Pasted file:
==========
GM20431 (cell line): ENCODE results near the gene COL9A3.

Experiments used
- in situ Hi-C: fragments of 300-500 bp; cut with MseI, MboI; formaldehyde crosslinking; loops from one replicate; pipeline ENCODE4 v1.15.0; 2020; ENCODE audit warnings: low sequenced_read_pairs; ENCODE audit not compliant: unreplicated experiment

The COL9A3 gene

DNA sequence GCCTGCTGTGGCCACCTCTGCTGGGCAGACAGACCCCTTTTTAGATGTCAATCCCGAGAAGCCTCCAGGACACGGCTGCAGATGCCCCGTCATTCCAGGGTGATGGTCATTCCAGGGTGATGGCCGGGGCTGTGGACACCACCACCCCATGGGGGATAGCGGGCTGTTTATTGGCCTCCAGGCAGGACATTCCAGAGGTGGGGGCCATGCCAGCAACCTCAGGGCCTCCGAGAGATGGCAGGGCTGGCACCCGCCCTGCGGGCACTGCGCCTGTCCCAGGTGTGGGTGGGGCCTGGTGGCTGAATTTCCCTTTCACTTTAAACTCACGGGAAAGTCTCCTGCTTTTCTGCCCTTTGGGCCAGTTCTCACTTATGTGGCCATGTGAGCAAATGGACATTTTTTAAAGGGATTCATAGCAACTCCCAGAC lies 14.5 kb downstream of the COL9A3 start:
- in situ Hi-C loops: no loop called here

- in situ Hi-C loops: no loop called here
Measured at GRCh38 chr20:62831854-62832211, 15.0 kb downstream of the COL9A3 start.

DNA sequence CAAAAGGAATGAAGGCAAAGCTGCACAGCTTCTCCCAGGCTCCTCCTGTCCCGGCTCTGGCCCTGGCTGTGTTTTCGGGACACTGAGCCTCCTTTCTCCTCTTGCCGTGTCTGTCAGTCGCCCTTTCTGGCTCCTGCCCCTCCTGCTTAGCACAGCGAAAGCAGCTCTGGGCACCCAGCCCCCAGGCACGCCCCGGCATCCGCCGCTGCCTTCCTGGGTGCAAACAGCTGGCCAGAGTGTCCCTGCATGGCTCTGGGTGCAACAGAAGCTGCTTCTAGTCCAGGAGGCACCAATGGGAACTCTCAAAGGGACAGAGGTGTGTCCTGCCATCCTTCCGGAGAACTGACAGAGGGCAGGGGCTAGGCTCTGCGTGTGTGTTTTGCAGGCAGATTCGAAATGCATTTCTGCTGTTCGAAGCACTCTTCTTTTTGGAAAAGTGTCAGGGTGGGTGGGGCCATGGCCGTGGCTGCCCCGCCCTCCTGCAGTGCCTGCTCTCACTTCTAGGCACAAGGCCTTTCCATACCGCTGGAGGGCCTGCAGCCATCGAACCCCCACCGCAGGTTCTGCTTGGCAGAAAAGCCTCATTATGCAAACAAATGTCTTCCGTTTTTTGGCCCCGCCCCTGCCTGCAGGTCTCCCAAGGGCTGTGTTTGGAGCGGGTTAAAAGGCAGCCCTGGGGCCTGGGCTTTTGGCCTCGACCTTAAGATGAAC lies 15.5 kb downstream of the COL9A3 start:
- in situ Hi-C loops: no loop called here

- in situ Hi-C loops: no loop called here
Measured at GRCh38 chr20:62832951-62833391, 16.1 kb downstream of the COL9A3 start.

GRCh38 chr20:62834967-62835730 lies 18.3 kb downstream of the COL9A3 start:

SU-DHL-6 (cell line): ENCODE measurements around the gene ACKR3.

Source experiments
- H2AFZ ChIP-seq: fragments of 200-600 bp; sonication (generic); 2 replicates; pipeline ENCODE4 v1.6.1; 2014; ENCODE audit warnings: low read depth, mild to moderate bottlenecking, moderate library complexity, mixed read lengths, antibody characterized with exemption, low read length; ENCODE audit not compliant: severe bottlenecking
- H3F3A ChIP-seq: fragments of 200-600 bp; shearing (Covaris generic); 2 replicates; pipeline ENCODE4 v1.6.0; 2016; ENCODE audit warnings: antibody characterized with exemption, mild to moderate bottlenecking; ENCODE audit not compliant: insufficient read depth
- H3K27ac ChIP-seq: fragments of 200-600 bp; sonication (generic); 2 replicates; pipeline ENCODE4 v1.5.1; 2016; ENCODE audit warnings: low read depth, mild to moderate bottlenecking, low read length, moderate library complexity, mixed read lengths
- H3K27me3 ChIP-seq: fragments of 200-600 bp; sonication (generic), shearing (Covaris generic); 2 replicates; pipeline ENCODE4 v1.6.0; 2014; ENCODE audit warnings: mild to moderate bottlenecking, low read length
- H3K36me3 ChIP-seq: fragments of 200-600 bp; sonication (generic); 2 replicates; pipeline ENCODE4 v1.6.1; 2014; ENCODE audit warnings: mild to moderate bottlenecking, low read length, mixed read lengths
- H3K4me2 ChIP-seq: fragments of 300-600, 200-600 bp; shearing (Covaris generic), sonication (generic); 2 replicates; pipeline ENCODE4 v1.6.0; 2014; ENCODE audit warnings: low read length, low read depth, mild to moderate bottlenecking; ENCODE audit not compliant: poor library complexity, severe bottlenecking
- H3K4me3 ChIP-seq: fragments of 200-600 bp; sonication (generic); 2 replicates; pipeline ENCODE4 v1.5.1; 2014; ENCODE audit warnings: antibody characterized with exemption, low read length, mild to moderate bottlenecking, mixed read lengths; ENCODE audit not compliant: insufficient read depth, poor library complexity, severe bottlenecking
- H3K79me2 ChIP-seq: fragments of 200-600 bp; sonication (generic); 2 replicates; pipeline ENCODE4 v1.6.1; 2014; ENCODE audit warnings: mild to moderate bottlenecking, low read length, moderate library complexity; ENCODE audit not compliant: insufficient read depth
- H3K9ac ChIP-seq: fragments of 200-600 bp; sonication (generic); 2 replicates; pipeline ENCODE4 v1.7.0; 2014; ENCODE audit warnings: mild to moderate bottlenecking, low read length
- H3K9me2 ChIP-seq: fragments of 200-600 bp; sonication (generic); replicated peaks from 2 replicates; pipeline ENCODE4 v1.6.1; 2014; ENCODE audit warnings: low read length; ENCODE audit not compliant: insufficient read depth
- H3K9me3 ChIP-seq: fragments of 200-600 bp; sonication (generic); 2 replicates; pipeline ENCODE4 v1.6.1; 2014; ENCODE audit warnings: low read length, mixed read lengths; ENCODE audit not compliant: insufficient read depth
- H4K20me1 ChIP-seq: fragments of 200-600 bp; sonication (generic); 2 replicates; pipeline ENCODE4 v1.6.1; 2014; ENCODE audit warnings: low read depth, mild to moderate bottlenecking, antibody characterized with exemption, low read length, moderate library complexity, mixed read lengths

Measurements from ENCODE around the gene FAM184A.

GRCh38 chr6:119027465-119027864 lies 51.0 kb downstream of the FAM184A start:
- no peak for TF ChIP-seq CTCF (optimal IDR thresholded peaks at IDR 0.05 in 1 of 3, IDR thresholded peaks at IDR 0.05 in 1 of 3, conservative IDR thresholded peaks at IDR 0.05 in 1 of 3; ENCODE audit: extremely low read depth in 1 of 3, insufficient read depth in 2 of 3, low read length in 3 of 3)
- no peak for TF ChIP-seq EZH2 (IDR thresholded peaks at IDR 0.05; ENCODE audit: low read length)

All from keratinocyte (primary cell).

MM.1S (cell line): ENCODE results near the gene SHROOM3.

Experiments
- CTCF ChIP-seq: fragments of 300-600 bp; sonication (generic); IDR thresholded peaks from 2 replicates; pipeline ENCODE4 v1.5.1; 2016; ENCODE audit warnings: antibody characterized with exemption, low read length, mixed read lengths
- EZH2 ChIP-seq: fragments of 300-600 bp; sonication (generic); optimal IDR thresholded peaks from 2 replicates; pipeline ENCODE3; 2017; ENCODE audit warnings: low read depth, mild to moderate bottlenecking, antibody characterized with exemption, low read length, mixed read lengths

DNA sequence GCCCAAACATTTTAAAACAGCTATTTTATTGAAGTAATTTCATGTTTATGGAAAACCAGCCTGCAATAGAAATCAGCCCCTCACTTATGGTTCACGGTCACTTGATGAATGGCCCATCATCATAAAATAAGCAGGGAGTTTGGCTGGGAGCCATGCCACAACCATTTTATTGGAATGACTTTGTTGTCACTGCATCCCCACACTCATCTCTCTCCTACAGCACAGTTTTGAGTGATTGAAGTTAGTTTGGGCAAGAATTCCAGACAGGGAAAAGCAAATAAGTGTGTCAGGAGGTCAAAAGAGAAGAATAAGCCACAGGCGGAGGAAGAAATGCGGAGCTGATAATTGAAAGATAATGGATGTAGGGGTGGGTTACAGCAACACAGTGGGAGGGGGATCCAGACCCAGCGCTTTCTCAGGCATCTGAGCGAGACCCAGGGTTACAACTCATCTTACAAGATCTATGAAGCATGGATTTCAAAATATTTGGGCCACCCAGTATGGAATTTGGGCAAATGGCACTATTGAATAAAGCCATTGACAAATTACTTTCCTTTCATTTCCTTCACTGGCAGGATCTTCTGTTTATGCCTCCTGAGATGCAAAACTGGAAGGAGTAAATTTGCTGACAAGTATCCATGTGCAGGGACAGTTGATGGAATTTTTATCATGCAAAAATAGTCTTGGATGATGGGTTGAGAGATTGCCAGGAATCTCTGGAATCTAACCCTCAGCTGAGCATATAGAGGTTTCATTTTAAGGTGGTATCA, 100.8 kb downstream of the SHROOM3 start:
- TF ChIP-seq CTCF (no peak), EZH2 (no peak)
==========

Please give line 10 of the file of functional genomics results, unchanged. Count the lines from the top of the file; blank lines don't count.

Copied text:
- in situ Hi-C loops: no loop called here